LHISD employees will see 2% raise
By SHELLY WILKISON
Liberty Hill school trustees on Monday adopted a $36.19 million budget that includes a 2 percent pay increase for employees.
Trustees voted unanimously to maintain the current tax rate of $1.54 per $100 property value. The rate will generate $22,659,868 — income that represents 64 percent of the district’s total projected revenue of $37,171,556.
Liberty Hill ISD also receives money from the state in accordance with an average daily attendance funding formula, as well as from the federal government.
The district’s property tax for Maintenance & Operations (M&O) is unchanged from fiscal 2014 — $1.04 per $100 property value.
LHISD Chief Financial Officer Frank Watson said the total taxable value in the school district is $1.475 billion, which represents a decrease due to the anticipated approval of voters in November on a $10,000 homestead exemption.
Watson said the projected exemption “held us level” with regard to property values and the revenue that will be generated from the current tax rate.
“Property owners won’t be paying any more taxes this year than they did last year on an average home,” Watson said. “Most people’s taxes should stay level.”
Because trustees voted in 2014 to refund the bond debt, it lowered the debt service payments enabling the district to keep the Interest & Sinking (debt) rate of $0.50 per $100 value.
“We’re getting $900,000 more than what is necessary for this year’s (bond payment),” Watson said. “That money will be used for payment for a future bond issue.”
The school district will ask voters to approve a bond package in 2016 to build a new elementary school. A site is already approved at Rancho Sienna for the new campus, which could open in fall 2017.
“By taking these steps, we won’t have to increase the tax rate when we do the next bond issue,” Watson said, adding the school district had reached the cap on the I&S rate. As more property comes onto the tax rolls with new home and business construction, taxable value will increase.
Personnel represents more than 82 percent of the school district’s budget this year.
All school district employees will receive a 2 percent pay increase beginning with the September paychecks.
Watson said the raise is intended to keep Liberty Hill as competitive as possible with such school districts as Leander, Round Rock, Georgetown and Pflugerville.
During the district’s opening convocation of employees Tuesday morning, Superintendent Rob Hart asked employees hired away from the four larger districts to stand. Dozens of teachers stood in response.
“They all pay more, but when you see the numbers coming here, it’s clear that they are taking less money to do that,” Watson said.
For most Liberty Hill teachers, the 2 percent raise will mean an additional $950 in 2015-2016.
He said as the district grows, it has moved away from trying to compete with Florence, Jarrell and Burnet when it comes to professional salaries.
In preparation for the start of school next week, the district hired 70 new employees. While the majority of new hires are filling vacancies, many are newly-created positions. Watson said the new positions are the result of growth in enrollment.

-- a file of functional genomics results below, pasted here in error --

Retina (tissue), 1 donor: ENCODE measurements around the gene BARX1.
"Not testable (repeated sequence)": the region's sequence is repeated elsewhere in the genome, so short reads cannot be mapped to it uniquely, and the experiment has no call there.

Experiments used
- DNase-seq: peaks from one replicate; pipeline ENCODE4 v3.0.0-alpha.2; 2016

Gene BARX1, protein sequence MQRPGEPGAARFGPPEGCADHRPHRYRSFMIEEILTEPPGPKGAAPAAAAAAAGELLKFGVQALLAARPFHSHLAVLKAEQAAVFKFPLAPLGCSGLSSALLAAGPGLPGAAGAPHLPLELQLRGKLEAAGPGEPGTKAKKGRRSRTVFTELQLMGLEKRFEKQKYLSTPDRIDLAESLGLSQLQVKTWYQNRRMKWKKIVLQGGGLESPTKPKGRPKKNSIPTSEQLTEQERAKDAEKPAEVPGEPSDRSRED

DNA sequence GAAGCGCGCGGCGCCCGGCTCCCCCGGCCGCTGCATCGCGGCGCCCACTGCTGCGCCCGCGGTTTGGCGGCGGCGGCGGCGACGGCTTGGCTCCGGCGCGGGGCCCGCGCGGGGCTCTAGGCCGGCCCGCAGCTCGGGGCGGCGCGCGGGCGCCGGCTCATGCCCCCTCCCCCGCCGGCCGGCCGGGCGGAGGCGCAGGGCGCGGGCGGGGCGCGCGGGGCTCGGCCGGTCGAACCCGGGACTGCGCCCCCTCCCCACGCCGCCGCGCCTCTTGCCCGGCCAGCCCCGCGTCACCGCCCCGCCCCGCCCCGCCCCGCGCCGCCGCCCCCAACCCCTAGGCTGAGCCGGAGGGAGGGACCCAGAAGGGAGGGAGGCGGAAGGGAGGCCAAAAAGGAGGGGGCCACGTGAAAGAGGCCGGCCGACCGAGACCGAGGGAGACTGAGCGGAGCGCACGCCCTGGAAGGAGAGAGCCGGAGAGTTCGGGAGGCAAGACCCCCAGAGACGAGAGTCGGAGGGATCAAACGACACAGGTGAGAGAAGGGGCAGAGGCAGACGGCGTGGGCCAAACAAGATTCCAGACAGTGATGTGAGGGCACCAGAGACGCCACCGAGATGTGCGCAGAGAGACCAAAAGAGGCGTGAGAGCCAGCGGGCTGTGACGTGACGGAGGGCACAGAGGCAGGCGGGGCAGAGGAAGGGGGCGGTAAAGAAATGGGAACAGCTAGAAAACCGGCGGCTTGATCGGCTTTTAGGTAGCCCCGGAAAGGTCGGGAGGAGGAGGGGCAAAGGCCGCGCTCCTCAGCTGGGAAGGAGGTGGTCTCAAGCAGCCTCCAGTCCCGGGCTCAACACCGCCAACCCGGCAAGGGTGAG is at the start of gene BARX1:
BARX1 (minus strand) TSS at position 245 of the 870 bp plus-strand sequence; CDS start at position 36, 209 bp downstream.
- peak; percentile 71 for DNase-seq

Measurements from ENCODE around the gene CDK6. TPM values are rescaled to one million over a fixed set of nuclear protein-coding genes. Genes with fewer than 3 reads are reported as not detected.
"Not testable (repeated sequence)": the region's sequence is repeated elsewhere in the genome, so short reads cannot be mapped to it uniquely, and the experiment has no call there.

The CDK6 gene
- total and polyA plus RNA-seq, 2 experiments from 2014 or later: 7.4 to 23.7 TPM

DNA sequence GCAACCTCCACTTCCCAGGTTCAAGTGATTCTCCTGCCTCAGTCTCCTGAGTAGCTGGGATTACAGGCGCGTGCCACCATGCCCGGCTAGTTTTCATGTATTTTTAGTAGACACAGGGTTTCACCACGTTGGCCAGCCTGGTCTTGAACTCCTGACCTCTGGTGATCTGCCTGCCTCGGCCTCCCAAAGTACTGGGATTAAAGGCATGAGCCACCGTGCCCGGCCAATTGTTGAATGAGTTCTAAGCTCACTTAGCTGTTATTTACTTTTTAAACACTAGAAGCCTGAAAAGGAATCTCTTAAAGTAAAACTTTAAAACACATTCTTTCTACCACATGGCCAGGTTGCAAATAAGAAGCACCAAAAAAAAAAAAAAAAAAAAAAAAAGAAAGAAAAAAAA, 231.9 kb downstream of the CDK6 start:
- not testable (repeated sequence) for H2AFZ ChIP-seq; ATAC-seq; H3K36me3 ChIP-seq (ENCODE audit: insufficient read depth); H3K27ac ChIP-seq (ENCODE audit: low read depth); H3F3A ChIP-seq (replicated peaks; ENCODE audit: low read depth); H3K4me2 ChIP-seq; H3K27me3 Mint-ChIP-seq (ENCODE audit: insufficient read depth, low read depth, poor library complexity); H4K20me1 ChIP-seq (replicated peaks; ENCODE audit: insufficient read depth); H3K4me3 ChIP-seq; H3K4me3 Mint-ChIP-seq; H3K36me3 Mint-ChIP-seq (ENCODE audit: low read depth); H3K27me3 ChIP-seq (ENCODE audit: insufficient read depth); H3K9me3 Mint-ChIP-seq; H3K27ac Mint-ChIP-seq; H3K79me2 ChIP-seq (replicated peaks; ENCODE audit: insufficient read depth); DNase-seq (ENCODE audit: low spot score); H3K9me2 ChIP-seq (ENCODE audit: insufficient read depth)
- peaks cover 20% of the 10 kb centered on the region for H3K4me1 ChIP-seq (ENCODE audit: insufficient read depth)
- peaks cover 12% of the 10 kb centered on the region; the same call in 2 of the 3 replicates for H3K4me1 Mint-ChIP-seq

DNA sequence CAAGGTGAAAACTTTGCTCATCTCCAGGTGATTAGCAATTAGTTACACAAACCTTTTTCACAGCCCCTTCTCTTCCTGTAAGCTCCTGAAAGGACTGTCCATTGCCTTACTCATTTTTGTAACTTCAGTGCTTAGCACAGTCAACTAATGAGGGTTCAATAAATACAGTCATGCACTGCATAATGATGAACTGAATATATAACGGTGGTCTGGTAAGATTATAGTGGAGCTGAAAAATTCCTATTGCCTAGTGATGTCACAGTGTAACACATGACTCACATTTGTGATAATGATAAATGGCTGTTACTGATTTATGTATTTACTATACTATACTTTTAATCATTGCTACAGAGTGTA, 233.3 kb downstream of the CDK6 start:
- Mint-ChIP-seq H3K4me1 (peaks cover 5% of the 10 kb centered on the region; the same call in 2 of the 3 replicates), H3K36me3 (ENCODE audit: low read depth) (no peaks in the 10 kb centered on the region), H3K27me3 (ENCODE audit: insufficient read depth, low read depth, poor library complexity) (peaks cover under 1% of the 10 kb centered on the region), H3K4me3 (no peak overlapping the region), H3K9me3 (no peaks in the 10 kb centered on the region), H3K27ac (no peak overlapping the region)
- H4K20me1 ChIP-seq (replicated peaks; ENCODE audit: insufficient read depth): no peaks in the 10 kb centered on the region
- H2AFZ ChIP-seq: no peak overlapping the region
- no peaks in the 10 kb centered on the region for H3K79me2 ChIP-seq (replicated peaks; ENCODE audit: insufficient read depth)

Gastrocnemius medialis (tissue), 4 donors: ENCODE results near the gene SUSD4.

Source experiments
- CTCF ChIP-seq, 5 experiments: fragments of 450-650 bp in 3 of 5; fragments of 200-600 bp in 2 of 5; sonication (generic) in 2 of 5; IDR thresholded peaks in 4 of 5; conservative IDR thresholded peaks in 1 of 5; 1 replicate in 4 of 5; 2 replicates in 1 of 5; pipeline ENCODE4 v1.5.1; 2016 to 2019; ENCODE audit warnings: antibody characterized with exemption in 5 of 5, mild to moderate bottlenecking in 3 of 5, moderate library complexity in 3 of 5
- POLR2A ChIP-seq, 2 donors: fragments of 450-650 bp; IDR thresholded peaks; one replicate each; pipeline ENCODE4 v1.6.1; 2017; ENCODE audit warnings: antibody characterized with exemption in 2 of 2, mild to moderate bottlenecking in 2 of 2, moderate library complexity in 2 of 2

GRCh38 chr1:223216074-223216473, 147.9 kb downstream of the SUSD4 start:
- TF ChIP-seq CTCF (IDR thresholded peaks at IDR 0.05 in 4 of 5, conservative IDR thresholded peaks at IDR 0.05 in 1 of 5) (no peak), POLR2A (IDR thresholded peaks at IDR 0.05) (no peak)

Watson is projecting enrollment at 3,295 for the school year — a figure he said is “conservative.” In 2014-2015, the budget was built around 2,950 and mid-way through the year the board voted to amend the number to 3,050.
New employees are discovering a lack of rental property and affordable housing for purchase as they try to relocate to Liberty Hill from neighboring communities.
“We have some looking all over for a place to live. The price of a home is high (for a teacher’s salary),” he said. “We need more places where young people can afford to live.
“The apartments (Liberty Trails Apartment Homes) have been a big asset to teachers and staff. Quite a few have been able to move into them,” he said.
Watson said the gap between LHISD employee pay and the cost of housing in the area should fix itself over time.
Hart, who is in his eighth year as superintendent, will receive a 6 percent pay increase to $180,000.
Watson said Hart’s salary was the only one that was increased higher than 2 percent.
At the new salary, Hart is still paid less than the superintendents of the competing districts. In Regions 12 and 13, the average salary for a superintendent is $184,000.
With the number of new positions, the pay raise and increased costs of insurance, the district’s personnel budget is up 16 percent.
Watson said another contributing factor is the expiration of a program started years ago whereby some LHISD personnel retired from the district and were hired by a company that then contracted their services to the school district. Watson said the plan, which allowed for the employees to immediately be rehired by LHISD without benefits, was proposed by the former school superintendent and was followed by about 12 employees. He said the last remaining contracts are expiring, which is contributing somewhat to the increase in payroll costs as those employees are being replaced by workers who will receive benefits.
Watson said in addition to increased personnel expenses, the new budget is also higher in the areas of travel and supplies.
With increased enrollment, more bus routes have been added. And it takes more buses to transport students to other cities for ball games and other athletic and academic events. The district will purchase three new buses this year.
Watson said it takes seven buses to transport Liberty Hill students to an away football game.
He said the budgets for athletics and academics are each 10 percent higher than the previous year due to growth in enrollment and increased participation in athletics.